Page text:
Thinking systematically for enduring family change

Gregory M. Fosco, Brian Keith Bumbarger, Katharine T. Bamberger

Research output: Chapter in Book/Report/Conference proceedingChapter

4 Scopus citations


The family-centered prevention programs described in the previous chapters underscore (1) the importance of family systems and other theories for guiding the development of family-centered preventive programs; (2) the efficacy of such well-designed and theoretically informed programs for significantly improving outcomes for both children and parents; and (3) the robust, population-level public health benefits that can accrue from disseminating family-based programs that can simultaneously effect a wide range of risk outcomes by improving core aspects of family functioning. In addition to carefully considering change at the individual and family systems levels, the previous chapters demonstrate that there are important macro-and systems-level challenges to overcome before these types of programs can achieve their optimal reach and impact-to improve outcomes for whole populations over generations. The programs described in this volume have been uniquely successful at addressing many of these barriers, especially regarding dissemination, and in a few cases have achieved impressive scale. In many respects, the programs described in previous chapters can be viewed as the first generation of evidence-based family-centered prevention programs; they can serve as a guidepost for the development of the next generation of programs that will achieve even greater impact and scale, and do so more quickly and efficiently, and with larger effect sizes.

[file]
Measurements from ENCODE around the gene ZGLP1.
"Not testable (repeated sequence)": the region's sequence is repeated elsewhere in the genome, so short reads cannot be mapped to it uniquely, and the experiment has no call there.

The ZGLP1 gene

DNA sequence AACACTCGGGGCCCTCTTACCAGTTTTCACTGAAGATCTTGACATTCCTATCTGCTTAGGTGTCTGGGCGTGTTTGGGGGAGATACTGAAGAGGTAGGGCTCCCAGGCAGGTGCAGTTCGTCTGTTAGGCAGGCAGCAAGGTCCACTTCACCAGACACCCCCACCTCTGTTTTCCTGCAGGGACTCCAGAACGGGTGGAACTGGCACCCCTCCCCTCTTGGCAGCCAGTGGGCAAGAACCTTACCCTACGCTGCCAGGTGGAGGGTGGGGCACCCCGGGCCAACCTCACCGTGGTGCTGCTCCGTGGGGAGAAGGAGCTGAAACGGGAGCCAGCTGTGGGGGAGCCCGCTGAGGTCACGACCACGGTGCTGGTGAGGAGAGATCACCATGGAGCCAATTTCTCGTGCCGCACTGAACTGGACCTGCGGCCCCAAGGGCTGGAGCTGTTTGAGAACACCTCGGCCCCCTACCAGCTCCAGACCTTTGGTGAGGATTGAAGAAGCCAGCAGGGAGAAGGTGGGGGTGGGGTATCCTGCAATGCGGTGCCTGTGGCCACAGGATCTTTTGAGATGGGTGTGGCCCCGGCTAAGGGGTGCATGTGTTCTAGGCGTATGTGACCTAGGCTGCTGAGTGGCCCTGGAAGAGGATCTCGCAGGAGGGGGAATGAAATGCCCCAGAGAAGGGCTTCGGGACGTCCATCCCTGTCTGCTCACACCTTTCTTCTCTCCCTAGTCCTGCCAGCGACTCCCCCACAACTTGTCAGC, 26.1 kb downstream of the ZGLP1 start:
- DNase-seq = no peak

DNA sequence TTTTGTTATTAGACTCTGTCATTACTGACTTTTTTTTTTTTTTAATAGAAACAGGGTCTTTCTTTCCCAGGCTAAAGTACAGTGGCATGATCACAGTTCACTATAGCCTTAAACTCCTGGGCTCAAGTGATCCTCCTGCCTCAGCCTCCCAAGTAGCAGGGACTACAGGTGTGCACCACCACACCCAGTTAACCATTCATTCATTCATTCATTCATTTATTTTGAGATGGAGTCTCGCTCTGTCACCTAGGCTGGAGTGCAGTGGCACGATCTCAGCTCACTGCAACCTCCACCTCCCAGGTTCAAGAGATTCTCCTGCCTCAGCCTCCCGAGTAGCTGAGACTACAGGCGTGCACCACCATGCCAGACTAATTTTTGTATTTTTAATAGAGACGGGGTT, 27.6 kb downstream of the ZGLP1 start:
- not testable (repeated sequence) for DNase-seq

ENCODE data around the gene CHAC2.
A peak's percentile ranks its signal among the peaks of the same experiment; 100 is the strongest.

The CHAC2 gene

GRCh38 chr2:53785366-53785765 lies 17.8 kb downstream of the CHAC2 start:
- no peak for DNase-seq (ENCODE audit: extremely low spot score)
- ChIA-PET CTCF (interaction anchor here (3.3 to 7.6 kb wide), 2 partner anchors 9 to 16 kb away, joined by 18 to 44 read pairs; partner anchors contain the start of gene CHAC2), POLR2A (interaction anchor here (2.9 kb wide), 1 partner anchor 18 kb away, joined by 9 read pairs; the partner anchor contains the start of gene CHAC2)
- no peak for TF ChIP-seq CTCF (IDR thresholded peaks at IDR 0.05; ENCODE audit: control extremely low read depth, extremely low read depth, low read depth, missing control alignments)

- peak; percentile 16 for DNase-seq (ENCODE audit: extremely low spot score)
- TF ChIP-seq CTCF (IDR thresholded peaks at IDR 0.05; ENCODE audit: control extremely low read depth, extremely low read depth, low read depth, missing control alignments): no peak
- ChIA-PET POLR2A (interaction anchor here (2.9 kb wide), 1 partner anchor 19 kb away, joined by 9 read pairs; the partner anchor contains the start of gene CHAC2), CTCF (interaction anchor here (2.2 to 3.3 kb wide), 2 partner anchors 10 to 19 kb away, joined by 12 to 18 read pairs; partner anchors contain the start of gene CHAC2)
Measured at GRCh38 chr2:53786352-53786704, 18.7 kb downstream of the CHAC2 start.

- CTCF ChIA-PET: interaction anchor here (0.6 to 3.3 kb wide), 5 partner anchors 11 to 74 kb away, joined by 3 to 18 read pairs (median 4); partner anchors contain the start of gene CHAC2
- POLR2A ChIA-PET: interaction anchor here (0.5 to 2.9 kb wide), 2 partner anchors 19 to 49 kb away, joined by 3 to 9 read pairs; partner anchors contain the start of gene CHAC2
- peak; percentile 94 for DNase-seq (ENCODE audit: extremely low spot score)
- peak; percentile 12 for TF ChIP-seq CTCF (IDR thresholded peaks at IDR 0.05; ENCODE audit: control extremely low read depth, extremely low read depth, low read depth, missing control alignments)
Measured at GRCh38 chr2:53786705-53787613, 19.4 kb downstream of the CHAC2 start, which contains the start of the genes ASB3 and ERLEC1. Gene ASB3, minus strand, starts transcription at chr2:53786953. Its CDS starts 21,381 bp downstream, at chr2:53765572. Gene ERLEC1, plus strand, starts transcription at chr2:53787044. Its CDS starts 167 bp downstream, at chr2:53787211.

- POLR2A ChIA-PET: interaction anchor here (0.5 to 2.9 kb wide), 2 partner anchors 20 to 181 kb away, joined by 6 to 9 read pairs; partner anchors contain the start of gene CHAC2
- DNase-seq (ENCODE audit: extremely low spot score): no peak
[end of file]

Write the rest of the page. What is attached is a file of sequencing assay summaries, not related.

Original languageEnglish (US)
Title of host publicationFamily-Based Prevention Programs for Children and Adolescents
Subtitle of host publicationTheory, Research, and Large-Scale Dissemination
PublisherTaylor and Francis
Number of pages21
ISBN (Electronic)9781317655725
ISBN (Print)9781315764917
StatePublished - Jan 1 2015

All Science Journal Classification (ASJC) codes

  • General Psychology


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